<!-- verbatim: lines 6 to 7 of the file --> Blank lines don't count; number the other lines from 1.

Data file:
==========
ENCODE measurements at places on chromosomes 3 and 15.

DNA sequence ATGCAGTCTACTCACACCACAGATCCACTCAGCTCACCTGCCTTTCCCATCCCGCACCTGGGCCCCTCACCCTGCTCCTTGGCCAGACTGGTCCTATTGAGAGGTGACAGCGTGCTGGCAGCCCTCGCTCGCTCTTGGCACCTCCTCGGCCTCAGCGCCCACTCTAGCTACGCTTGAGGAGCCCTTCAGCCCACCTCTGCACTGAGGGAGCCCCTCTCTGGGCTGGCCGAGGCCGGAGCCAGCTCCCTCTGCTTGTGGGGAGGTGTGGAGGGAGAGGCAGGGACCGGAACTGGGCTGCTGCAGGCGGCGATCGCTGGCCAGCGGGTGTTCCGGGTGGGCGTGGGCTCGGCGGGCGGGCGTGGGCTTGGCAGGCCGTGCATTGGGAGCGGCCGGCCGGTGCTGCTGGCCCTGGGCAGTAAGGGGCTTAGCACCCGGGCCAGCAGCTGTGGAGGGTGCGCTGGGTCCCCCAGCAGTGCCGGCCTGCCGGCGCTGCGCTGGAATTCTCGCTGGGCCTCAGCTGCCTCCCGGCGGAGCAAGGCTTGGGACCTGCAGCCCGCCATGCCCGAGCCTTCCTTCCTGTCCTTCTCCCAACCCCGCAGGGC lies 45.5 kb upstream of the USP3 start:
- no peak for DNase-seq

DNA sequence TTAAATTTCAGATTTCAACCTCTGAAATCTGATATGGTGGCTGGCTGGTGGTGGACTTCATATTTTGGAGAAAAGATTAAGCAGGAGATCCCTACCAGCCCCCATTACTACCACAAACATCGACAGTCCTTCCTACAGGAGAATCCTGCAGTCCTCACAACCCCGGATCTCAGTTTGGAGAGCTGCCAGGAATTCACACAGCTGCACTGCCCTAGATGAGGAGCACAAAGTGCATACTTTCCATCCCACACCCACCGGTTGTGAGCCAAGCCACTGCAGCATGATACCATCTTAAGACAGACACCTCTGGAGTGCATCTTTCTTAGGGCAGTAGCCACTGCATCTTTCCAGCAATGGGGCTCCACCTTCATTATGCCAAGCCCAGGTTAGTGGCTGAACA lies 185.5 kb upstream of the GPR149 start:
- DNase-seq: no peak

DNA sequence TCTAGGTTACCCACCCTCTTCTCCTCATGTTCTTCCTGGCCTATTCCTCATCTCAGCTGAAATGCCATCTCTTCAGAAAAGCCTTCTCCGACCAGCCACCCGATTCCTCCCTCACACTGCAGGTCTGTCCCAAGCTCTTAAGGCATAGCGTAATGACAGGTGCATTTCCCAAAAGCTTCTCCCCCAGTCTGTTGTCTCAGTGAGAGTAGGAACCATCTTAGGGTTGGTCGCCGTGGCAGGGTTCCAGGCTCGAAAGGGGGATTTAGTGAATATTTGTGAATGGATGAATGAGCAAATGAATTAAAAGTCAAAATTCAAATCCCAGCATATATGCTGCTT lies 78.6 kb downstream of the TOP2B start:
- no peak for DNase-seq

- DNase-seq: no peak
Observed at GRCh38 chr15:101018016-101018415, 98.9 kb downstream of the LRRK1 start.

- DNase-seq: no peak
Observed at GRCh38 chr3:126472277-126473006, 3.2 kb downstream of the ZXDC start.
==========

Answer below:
DNA sequence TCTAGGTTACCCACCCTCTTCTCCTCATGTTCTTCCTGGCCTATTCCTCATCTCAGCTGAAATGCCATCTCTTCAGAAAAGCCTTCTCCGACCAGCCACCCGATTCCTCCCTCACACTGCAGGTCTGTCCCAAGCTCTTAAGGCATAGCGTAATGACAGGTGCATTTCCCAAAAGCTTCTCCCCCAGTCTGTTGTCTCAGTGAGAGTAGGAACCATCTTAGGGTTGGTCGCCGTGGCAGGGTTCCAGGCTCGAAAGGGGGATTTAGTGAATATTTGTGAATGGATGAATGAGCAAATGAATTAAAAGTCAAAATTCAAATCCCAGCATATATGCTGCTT lies 78.6 kb downstream of the TOP2B start:
- no peak for DNase-seq